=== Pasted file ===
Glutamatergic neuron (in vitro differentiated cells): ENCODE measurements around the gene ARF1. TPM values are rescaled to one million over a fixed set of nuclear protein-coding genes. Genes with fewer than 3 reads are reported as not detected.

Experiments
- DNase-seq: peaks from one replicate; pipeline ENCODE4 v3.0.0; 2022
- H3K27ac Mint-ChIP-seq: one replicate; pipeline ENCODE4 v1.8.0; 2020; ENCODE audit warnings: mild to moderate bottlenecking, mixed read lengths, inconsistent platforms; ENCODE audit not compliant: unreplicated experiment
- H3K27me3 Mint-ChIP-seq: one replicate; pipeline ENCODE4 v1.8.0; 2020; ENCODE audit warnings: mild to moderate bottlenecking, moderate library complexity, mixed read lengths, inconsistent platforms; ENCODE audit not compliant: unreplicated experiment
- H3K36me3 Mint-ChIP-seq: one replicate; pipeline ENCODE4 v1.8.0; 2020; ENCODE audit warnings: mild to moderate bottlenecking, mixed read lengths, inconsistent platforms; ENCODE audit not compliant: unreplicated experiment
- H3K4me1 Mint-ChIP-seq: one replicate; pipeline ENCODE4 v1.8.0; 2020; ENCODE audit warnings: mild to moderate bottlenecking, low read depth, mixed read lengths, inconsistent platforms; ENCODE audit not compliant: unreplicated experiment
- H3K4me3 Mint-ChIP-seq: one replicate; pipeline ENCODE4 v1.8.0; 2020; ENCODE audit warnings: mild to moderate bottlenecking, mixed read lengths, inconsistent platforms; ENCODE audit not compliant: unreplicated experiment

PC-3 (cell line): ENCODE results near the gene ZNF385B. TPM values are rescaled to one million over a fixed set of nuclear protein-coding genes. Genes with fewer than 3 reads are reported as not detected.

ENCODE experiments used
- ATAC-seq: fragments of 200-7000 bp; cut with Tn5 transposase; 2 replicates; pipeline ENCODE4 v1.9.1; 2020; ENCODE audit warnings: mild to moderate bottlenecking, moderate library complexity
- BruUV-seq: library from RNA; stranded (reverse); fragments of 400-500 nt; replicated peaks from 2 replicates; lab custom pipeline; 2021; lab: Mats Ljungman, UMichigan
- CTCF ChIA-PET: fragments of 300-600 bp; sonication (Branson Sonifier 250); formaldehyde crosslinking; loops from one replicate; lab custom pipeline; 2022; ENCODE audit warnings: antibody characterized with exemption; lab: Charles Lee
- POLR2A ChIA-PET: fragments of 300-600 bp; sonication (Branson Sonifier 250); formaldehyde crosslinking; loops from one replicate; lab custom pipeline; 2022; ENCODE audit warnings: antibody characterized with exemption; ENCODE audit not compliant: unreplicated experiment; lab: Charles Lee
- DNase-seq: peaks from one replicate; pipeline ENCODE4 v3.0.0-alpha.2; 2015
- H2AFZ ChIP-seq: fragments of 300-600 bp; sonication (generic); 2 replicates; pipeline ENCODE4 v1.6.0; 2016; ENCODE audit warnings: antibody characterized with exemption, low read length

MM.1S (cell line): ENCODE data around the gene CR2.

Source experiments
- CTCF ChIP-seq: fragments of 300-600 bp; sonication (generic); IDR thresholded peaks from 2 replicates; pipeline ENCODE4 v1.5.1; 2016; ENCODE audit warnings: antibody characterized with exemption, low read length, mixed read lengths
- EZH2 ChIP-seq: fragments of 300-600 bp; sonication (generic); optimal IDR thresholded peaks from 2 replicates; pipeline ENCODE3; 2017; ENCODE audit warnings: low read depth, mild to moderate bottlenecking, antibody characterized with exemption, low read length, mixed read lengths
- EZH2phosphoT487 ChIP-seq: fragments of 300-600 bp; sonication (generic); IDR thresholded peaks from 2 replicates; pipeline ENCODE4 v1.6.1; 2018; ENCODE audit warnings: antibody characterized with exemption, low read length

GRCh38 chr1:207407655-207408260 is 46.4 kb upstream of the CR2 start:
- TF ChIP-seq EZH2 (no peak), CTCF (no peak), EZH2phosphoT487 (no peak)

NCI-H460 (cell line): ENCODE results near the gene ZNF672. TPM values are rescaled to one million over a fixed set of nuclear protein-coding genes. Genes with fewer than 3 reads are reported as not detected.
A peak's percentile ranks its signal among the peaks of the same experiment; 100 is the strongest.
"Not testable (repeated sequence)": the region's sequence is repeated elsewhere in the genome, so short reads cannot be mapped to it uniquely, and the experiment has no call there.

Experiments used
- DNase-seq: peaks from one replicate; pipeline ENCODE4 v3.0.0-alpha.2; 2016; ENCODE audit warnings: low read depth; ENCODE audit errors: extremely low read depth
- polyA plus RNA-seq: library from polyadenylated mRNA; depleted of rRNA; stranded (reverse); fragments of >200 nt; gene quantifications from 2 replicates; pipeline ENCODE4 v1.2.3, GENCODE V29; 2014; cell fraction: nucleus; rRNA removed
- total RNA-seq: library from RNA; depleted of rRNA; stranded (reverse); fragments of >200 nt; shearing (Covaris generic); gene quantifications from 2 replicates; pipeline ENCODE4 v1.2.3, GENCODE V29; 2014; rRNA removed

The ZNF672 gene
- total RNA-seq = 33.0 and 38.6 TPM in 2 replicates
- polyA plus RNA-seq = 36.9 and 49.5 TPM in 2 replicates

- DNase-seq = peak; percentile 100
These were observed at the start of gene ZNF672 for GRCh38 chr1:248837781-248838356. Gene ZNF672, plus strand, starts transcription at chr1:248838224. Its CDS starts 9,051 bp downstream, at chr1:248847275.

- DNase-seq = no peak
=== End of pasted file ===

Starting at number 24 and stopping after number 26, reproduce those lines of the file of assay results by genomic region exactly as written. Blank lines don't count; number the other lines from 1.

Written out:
NCI-H460 (cell line): ENCODE results near the gene ZNF672. TPM values are rescaled to one million over a fixed set of nuclear protein-coding genes. Genes with fewer than 3 reads are reported as not detected.
A peak's percentile ranks its signal among the peaks of the same experiment; 100 is the strongest.
"Not testable (repeated sequence)": the region's sequence is repeated elsewhere in the genome, so short reads cannot be mapped to it uniquely, and the experiment has no call there.